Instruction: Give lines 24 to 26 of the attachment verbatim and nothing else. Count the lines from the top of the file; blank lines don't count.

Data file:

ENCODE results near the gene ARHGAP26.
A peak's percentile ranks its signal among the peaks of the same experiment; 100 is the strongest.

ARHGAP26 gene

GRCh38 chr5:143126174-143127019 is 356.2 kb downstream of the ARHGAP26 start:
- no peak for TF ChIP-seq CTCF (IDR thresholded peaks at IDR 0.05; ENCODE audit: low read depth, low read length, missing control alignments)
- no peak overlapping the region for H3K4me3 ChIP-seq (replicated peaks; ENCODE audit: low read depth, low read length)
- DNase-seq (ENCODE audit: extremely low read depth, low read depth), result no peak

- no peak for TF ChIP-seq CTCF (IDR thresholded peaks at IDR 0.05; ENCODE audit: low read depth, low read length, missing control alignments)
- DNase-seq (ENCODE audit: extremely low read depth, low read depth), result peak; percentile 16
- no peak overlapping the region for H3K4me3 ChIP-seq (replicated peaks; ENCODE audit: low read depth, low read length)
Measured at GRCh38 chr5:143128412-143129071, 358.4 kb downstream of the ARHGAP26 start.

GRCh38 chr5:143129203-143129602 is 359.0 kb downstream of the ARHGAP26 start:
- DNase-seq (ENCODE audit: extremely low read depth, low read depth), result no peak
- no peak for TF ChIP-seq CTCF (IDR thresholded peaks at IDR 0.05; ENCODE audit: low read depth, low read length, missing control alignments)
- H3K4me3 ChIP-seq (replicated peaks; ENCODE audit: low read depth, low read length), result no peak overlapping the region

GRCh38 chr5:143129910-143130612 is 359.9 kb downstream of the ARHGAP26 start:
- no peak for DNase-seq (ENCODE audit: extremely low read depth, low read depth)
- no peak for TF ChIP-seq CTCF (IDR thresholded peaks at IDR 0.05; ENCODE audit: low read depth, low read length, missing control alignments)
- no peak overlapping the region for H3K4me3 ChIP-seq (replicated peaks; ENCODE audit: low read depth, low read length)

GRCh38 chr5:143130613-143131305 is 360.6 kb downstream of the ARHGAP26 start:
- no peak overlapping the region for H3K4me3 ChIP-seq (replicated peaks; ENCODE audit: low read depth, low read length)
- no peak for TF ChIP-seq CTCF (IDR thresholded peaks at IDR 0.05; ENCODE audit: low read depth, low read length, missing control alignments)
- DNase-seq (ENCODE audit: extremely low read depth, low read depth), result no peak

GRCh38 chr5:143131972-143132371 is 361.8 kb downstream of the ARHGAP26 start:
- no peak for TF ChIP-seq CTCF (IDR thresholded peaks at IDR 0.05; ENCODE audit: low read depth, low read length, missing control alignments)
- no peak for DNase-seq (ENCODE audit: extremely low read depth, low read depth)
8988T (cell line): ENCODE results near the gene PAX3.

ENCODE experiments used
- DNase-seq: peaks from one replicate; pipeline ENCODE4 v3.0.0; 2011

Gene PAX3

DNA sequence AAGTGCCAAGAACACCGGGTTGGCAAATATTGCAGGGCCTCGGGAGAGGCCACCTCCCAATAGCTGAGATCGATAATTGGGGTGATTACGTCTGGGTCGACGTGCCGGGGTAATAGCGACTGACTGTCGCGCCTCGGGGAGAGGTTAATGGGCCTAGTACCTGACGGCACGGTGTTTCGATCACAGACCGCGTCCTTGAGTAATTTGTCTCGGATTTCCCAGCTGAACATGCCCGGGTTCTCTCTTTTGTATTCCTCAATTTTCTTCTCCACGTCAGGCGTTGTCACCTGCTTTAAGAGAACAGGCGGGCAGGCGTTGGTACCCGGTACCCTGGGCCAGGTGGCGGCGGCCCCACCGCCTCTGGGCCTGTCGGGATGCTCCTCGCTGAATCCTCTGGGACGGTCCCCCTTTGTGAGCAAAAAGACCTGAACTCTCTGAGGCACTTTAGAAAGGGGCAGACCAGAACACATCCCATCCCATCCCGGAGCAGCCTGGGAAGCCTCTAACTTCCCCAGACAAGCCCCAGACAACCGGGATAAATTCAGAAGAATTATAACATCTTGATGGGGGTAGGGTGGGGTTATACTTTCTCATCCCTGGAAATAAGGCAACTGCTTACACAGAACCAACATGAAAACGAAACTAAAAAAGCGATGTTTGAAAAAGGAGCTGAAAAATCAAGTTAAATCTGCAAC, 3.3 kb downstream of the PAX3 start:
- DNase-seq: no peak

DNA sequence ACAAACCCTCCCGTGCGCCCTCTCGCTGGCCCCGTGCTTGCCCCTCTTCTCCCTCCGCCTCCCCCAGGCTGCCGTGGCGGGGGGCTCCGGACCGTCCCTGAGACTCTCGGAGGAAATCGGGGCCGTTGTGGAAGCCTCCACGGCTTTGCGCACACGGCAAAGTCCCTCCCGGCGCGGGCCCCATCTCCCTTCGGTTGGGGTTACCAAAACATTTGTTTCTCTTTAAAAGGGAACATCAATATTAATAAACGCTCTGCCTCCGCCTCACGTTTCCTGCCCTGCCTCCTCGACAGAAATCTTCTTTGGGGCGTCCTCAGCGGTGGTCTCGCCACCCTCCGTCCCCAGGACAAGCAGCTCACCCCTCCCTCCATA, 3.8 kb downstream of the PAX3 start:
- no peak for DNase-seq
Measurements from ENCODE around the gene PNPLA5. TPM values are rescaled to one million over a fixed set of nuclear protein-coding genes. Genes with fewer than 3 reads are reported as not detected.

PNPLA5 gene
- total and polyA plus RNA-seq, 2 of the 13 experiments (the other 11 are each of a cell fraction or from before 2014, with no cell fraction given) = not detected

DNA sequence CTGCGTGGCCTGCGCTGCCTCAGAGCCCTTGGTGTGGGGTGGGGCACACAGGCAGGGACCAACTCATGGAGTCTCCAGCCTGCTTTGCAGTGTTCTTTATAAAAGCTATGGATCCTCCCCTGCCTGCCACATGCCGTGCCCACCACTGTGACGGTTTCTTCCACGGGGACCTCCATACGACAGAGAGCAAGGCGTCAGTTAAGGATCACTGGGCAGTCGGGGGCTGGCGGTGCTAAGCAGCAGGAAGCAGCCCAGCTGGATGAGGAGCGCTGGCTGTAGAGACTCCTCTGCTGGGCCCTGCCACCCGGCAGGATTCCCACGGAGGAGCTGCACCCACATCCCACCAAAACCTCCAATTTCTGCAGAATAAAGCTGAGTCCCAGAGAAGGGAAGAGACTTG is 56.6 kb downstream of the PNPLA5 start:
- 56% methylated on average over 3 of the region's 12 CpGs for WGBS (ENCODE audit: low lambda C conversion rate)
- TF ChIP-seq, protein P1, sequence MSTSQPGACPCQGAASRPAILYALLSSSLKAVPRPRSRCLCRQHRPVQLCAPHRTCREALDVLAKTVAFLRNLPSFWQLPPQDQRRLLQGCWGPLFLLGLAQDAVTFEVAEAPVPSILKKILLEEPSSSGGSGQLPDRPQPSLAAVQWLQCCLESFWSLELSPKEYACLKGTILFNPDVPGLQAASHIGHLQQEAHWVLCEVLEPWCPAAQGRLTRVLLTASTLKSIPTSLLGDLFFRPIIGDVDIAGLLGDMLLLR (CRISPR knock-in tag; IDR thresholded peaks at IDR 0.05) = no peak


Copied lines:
GRCh38 chr5:143131972-143132371 is 361.8 kb downstream of the ARHGAP26 start:
- no peak for TF ChIP-seq CTCF (IDR thresholded peaks at IDR 0.05; ENCODE audit: low read depth, low read length, missing control alignments)
- no peak for DNase-seq (ENCODE audit: extremely low read depth, low read depth)